Ford’s practice of 10 physicians has a central e-mail address and a software filtering program that helps automatically route messages to the appropriate people. An automatic reply is sent to tell patients their message was received and who will take care of their request. Sometimes, the practice adds standardized reminders to the automatic message such as information about flu shots. Many of the messages involve prescription refills, appointments, and specialist referrals that can be handled by someone other than a doctor. Physicians only give out their private e-mail addresses when they feel it’s appropriate.
"E-mail allows the doctor and the patient to have some type of ongoing conversation," Ford says. "Without e-mail, when a patient leaves my office and they try to call and talk to me, it’s very difficult. There are all these blocks set up. E-mail removes the barriers between doctors and patients."
Daniel Hoch, MD, assistant in neurology and director of neurology operations improvement at Massachusetts General Hospital in Boston, is running a pilot e-mail program with about 10 patients and is applying for a grant to fund a study with 50 more. He says the impetus for the program was the need to improve control of communication with patients.
"The telephone is no longer adequate," he says. "There are too many calls, and people are dissatisfied with a quick answer. The Web-based approach is more convenient, and more information can be given."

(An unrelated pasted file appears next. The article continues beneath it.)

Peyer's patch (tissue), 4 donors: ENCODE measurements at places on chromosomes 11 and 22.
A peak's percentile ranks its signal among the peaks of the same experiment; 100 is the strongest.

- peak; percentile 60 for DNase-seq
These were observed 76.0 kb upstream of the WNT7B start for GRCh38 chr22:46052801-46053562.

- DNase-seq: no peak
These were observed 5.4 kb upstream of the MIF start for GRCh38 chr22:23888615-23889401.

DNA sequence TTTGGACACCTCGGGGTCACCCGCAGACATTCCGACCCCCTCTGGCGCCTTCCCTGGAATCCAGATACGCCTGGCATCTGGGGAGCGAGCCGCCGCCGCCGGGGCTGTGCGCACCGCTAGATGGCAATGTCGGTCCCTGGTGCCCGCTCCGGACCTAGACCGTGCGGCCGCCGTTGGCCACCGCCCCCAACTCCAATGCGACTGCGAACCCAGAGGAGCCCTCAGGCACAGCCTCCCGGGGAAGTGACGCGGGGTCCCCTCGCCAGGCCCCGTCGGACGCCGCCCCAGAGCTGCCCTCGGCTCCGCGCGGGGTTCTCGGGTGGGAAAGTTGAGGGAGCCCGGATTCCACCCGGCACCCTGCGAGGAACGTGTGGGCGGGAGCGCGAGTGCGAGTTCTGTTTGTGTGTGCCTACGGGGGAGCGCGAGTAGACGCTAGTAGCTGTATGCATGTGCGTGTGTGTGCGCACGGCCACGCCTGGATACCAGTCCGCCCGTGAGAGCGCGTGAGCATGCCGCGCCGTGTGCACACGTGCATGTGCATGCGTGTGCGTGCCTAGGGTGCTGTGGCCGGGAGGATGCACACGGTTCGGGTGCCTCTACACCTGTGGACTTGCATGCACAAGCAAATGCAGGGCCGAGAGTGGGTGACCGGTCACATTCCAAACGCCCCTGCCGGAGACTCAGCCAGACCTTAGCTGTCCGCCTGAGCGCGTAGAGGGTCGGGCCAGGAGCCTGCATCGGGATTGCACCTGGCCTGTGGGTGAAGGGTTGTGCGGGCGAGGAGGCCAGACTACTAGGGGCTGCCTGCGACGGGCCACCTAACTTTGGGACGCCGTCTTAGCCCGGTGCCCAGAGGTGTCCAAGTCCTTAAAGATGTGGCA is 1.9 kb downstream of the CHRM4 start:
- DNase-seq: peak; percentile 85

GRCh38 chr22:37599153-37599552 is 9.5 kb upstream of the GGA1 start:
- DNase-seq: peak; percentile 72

The neurology department has had a service for about a year that allows patients to post a message to Hoch on a bulletin board. He answers directly to the bulletin board, and the postings are saved to provide a record of the interaction that is easy to review. The site is password-protected and more secure than standard e-mail, he says.
He uses e-mail for such purposes as answering patient questions, leaving instructions for medication changes, and directing patients to Internet sites that might supply more information. Hoch says his gut feeling is that e-mail will cut phone time by 25% to 50%; his study will provide more precise information. "We’ve generally found it more efficient than phone calls. There is the ability to take care of business from remote sites, to do so at odd hours without worrying about waking someone up, and it is often faster than phone tag," he says.
Another huge benefit is that since e-mail messages can be printed out, unlike phone conversations, there is a written record for both the patient and the physician.
"Computers are no more going to go away than the telephone or television," Hoch says. "They will revolutionize the practice of medicine and how clinicians interact with patients. Physicians should jump in now and take an active role in the way these processes develop."
[For more information, contact:
Paul M. Ford, MD, Assistant Professor of Medicine, Stanford Medical Group, 900 Blake Wilbur Drive, Room W2080, Palo Alto, CA 94304-2205. Telephone: (650) 723-6028. Web address: www-med. stanford.edu/shs/smg.
Tom Ferguson, MD, Editor and Publisher of The Ferguson Report, 3805 Stevenson Ave., Austin, TX 78703. Telephone: (512) 474-1141. Web address: www.healthy.net/selfcare. E-mail: firstname.lastname@example.org.
Daniel Hoch, MD, Assistant in Neurology, Massachusetts General Hospital, Department of Neurology, Fruit St., Boston, MA 02114. Web address: neuro-www.mgh.harvard.edu.
Also, check out the Oct. 21, 1998, edition of the Journal of the American Medical Association. An editorial by Tom Ferguson accompanied several articles on patient-physician e-mail.
The American Medical Informatics Association Internet Working Group, of which Ferguson is a member, has developed "Guidelines for the Clinical Use of E-mail with Patients." The guidelines are available at www.amia.org/positio2.htm.]